It is three a.m. when Dr. Nick Garrity stands near the entrance to a field hospital in Afghanistan after grueling hours of surgery saving the lives of anyone brought to him. As Lights appear at a distance, he relaxes with his friend, Umberto, who asks, “Who do you suppose that is?” The two watch the headlights approach — very close — before both men realize the vehicle does not intend to stop.
Headlong, it crashes into the hospital unit. Dr. Garrity clings to the driver’s door, grabs the steering wheel, and tries to turn the truck clear of patients and nurses. His friend, Umberto, grabs Garrity and yanks him under a huge refrigeration unit just as the bomb-loaded vehicle explodes. Decimated bodies, body parts, and debris fly in all directions. Nick’s beloved Sarah is literally cut in half by the truck's front bumper when the truck detonates.
Deeply saddened and shell shocked, Nick is attempting psychological recuperation from PTSD back in the States where he drives the Helping Hands RV along with his best friend, nurse Junie. They travel city streets in Baltimore and D.C. giving medical help to the homeless. Nick learns that his heroic Army buddy, Umberto, was last seen despondent and destitute. Every attempt to locate the man to thank him for his-life saving feat in Afghanistan proves futile.
Years pass before Dr. Garrity learns from another homeless man that Umberto was seized from Baltimore’s streets for a secret mission. Even with his medical and military connections, Nick is unable to locate him — the man simply vanished from the earth.
At the same time, in another development, nurse Jillian Coates finds a subtle clue left on her sister’s hand-written suicide note that, in fact, she was forced to write her own death message and then to swallow lethal doses of sleeping pills. Ultimately, the hidden clue convinces Jillian that her sister, a nurse, was murdered.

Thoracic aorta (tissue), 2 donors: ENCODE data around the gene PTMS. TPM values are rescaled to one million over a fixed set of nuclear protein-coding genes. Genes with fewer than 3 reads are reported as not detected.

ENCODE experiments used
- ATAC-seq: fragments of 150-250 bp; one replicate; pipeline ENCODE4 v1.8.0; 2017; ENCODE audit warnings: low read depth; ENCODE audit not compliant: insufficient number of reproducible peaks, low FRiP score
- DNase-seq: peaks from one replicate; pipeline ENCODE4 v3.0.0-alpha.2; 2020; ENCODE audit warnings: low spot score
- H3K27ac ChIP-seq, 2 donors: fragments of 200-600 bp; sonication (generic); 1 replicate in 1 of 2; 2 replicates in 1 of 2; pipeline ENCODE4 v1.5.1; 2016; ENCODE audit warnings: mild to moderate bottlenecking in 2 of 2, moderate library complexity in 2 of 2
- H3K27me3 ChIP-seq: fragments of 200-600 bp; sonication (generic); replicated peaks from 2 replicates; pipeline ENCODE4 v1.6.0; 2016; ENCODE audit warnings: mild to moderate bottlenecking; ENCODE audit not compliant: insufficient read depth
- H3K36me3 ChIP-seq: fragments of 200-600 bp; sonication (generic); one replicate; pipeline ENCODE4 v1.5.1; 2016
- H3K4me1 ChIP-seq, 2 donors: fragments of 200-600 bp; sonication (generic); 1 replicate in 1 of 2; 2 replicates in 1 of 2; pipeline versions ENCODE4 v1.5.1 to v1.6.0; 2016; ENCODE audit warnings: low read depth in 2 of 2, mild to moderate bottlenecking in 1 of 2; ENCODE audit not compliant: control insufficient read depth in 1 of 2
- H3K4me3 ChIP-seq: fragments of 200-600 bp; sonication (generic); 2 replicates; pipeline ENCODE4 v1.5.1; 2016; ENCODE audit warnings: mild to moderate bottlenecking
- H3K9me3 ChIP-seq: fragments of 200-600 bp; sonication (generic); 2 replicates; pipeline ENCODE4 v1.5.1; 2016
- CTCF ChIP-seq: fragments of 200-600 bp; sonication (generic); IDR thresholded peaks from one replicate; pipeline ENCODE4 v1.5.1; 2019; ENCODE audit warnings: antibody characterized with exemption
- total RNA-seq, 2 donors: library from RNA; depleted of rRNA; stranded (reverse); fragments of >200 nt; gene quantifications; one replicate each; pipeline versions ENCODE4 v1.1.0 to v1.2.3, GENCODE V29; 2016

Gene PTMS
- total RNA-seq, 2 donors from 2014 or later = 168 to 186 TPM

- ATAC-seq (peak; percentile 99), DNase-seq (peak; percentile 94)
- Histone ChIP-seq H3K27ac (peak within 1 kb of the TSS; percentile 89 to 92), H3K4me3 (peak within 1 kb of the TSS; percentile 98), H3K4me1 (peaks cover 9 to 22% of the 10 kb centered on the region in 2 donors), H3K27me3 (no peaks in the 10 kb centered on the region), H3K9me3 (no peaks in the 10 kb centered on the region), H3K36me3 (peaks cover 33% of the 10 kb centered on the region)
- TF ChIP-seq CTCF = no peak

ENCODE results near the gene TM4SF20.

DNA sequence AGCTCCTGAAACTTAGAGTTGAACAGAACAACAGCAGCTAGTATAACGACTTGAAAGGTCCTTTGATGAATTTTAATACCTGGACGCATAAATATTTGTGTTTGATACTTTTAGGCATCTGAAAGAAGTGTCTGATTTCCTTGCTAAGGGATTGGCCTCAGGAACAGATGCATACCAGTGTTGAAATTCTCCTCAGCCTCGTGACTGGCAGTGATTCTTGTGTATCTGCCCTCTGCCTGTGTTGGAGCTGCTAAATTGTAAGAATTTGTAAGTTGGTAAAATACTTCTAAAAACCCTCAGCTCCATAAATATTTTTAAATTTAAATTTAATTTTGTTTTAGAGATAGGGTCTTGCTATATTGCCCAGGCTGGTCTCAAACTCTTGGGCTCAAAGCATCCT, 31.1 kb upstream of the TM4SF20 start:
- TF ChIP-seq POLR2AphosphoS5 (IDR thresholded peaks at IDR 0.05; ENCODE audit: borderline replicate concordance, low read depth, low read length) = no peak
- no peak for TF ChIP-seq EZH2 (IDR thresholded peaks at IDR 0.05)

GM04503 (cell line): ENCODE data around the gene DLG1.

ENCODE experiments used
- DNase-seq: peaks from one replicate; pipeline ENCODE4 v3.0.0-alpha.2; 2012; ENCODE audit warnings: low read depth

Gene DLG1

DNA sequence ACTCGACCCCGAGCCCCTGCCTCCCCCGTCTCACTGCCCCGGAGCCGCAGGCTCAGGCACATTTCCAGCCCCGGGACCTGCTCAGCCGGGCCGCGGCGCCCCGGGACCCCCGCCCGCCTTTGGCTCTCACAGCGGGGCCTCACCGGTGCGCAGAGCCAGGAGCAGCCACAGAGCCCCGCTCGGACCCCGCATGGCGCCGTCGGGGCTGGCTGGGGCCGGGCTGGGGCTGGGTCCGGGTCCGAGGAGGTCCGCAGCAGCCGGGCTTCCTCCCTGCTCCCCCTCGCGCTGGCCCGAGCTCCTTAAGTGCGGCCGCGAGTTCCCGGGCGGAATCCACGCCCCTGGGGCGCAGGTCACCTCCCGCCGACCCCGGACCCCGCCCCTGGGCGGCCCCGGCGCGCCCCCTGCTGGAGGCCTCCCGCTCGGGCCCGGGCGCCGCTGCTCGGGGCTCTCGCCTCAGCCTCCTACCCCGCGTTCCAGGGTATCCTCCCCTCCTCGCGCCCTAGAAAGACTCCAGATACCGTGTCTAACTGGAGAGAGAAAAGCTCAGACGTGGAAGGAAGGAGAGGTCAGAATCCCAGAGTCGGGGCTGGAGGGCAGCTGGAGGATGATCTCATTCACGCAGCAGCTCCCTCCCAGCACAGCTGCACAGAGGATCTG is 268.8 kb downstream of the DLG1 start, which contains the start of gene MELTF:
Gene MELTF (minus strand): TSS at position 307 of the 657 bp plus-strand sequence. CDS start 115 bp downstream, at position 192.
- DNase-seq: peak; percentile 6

Jillian’s path and that of veteran Dr. Garrity soon intersect. Both have a mission: Coates to find her sister’s killer; Garrity to find his friend Umberto whom he fears came to a no-good end. Garrity has faith in Jillian’s theory.
A variety of ill-fitting puzzle pieces morph together. It appears that a highly paid executioner is murdering persons who were present during a botched surgical procedure performed on a high-level political figure from a foreign country.
This killer prides himself on his non-kill methods — his victims die by mishaps, suicides, or natural causes. One by one, the surgeons and nurses who witnessed that bungled surgery are found dead. Jillian Coates’ deceased nurse sister was present during that surgery.
While searching through a host of records together, Garrity and Coates find another correlation. Nick’s heroic friend, Umberto, was snatched from his destitution because his physical makeup, particularly his facial structure, was similar to that of the high-level foreign politician who died during the botched hospital operation.
Incredibly, The Last Surgeon brings all of the bizarre pieces of this atypical medical thriller together in its final pages. But although Garrity and Coates solve this mammoth puzzle involving top level government officials including the CIA, it will be left to the reader to discover if or when either or both sleuths eventually fall victim to the same psychopathic killer who forced Lillian’s sister to commit suicide.
If you are interested in fast-paced thrillers, The Last Surgeon is an intricately intertwined medical suspense tale that will keep you guessing. Early on in the story, it seems that the mention of Dr. Garrity’s ongoing search for Umberto is a bit tiresome and not urgent.
But with a depraved killer cleverly eliminating people every so many pages, and then with the introduction of a possible connection between Garrity and Coates, I felt suspense and interest building dramatically. I wanted to figure out without being told, how all the strange, unnerving events at top levels of American government fit together; and whether either hero or heroine would survive at the story’s end. This story did not disappoint me.